Many of you are probably curious about how these birds manage to stay warm during the nearly freezing temperatures and occasionally nonstop winds that winter brings. It is quite simple actually. Imagine yourself snuggled under a large down comforter or wearing a puffy down coat. Your body heat is trapped by the down when you are comfortable and settled, creating small, cozy pockets of warmth. The same is true for birds. Our warm-blooded bird friends fluff up their feathers and make their own tiny air pockets between them to act as insulation. The air quickly warms, enveloping the birds in a scorching blanket of warmth. However, to maintain this warmth, the birds need to consume a lot of food high in fat in order to produce the heat that is required. This is where your backyard bird feeders come into play! You can greatly ease the wintertime struggles faced by winterizing birds by providing them with appropriate food this winter.

Sharing the Arctic’s Newest Discoveries

“Usually, a bird’s game is over the moment it gets any ice on it.” But not for the rock sandpipers that spend the winter on Cook Inlet’s mudflats in Alaska. Despite having ice on its feet and feathers, this bird species endures the harsh Alaskan winters and thrives.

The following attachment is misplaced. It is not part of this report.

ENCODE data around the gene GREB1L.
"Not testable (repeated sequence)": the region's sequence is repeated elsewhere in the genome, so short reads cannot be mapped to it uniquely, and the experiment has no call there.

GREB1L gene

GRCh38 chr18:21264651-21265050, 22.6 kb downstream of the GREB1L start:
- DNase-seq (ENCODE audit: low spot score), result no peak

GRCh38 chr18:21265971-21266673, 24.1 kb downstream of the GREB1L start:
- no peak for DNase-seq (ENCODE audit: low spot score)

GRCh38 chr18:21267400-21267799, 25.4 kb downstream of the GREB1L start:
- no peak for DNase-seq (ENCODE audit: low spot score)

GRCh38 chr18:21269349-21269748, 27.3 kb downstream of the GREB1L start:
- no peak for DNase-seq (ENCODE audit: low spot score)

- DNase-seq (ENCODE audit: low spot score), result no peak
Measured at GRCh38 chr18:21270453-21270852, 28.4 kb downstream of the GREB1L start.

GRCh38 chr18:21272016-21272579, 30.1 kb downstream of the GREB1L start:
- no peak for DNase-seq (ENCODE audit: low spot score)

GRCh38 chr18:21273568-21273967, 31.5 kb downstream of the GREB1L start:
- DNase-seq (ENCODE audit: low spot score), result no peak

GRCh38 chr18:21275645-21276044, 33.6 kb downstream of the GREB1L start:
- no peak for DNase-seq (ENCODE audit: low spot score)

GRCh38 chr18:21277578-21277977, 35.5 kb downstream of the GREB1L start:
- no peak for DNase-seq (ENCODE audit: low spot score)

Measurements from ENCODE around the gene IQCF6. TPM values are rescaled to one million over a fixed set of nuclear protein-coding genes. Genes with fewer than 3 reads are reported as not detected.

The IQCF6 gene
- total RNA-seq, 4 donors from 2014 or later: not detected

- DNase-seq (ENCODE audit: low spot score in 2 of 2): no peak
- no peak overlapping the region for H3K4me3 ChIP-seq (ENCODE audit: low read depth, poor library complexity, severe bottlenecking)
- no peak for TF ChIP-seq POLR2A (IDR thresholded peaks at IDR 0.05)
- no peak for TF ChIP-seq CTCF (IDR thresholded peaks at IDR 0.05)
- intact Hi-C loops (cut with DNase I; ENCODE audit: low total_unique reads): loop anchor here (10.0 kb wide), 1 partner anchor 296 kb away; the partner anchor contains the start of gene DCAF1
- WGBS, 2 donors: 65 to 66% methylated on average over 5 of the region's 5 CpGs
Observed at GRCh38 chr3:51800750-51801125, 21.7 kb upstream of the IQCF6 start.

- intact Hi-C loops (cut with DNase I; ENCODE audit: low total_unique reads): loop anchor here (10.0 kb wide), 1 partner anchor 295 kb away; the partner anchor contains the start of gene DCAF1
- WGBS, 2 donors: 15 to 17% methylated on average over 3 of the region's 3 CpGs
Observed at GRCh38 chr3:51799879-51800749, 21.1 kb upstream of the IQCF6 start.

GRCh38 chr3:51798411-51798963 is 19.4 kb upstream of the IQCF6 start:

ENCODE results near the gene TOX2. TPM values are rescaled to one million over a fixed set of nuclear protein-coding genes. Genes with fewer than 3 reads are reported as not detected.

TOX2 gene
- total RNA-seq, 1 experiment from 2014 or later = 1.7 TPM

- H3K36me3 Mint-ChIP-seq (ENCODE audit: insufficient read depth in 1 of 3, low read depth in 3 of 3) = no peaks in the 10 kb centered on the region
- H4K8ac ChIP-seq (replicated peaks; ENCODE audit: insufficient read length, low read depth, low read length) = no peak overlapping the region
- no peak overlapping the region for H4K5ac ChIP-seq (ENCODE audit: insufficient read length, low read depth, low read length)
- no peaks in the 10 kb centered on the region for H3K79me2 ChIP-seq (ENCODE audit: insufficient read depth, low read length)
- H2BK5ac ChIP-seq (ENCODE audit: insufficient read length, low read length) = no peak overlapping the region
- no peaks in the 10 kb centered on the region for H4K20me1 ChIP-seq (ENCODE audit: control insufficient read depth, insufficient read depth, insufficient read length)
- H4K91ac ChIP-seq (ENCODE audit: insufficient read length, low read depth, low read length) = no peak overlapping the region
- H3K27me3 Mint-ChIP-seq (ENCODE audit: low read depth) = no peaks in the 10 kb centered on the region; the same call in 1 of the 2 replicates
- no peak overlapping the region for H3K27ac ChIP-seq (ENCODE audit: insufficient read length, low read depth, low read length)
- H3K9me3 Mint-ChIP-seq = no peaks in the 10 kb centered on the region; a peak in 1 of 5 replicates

Do birds fly north for winter?

Birds that nest in the Northern Hemisphere tend to migrate northward in the spring to take advantage of burgeoning insect populations, budding plants and an abundance of nesting locations. As winter approaches and the availability of insects and other food drops, the birds move south again.

What birds do not fly south for the winter?

Which birds do not migrate? The list of non-migrating birds includes some specific, well-known species – Blue Jays and Northern Cardinals – and also includes large groups of birds including black birds, chickadees, doves, finches, nuthatches, sparrows and woodpeckers.

What North American birds fly south for the winter?

Some of the more well-known species that take part in the annual tradition include Canadian geese, hummingbirds, doves and cranes. Some of the birds are thought to fly only a few hundred miles, while others fly entire continents, depending on what their particular ecosystem needs are.

What birds fly away for the winter?

Some birds breed in the high arctic and fly south to temperate areas, such as ducks and geese. Others breed in temperate areas and migrate south towards the tropics, for example warblers and swallows.